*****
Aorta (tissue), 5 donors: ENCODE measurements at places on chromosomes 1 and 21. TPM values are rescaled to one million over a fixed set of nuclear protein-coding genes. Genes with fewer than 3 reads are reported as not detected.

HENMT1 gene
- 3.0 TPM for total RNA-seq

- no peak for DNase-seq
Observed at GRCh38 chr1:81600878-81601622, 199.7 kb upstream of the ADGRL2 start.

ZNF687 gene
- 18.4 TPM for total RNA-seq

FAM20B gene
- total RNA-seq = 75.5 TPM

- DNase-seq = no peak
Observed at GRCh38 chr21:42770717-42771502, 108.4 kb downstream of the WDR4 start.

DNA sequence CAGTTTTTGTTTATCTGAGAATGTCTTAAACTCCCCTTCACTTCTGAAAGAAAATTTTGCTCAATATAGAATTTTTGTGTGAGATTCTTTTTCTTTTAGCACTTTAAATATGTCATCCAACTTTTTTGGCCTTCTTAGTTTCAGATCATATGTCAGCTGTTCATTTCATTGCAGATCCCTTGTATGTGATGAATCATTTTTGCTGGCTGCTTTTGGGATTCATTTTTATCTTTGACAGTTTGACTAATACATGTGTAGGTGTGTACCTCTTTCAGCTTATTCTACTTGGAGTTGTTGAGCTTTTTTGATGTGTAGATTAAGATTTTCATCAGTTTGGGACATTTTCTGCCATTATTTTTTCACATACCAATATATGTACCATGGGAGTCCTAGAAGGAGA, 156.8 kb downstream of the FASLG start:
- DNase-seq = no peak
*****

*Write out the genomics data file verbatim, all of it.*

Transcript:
Aorta (tissue), 5 donors: ENCODE measurements at places on chromosomes 1 and 21. TPM values are rescaled to one million over a fixed set of nuclear protein-coding genes. Genes with fewer than 3 reads are reported as not detected.

HENMT1 gene
- 3.0 TPM for total RNA-seq

- no peak for DNase-seq
Observed at GRCh38 chr1:81600878-81601622, 199.7 kb upstream of the ADGRL2 start.

ZNF687 gene
- 18.4 TPM for total RNA-seq

FAM20B gene
- total RNA-seq = 75.5 TPM

- DNase-seq = no peak
Observed at GRCh38 chr21:42770717-42771502, 108.4 kb downstream of the WDR4 start.

DNA sequence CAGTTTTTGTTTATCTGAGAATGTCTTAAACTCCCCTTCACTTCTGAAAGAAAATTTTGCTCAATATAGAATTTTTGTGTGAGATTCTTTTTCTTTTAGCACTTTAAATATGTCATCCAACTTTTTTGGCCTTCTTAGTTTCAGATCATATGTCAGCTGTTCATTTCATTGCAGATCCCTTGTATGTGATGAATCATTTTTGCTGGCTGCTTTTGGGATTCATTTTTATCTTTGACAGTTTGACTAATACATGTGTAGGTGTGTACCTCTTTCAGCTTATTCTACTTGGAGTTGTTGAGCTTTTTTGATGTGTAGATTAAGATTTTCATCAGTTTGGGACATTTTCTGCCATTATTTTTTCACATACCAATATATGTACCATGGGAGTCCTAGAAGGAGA, 156.8 kb downstream of the FASLG start:
- DNase-seq = no peak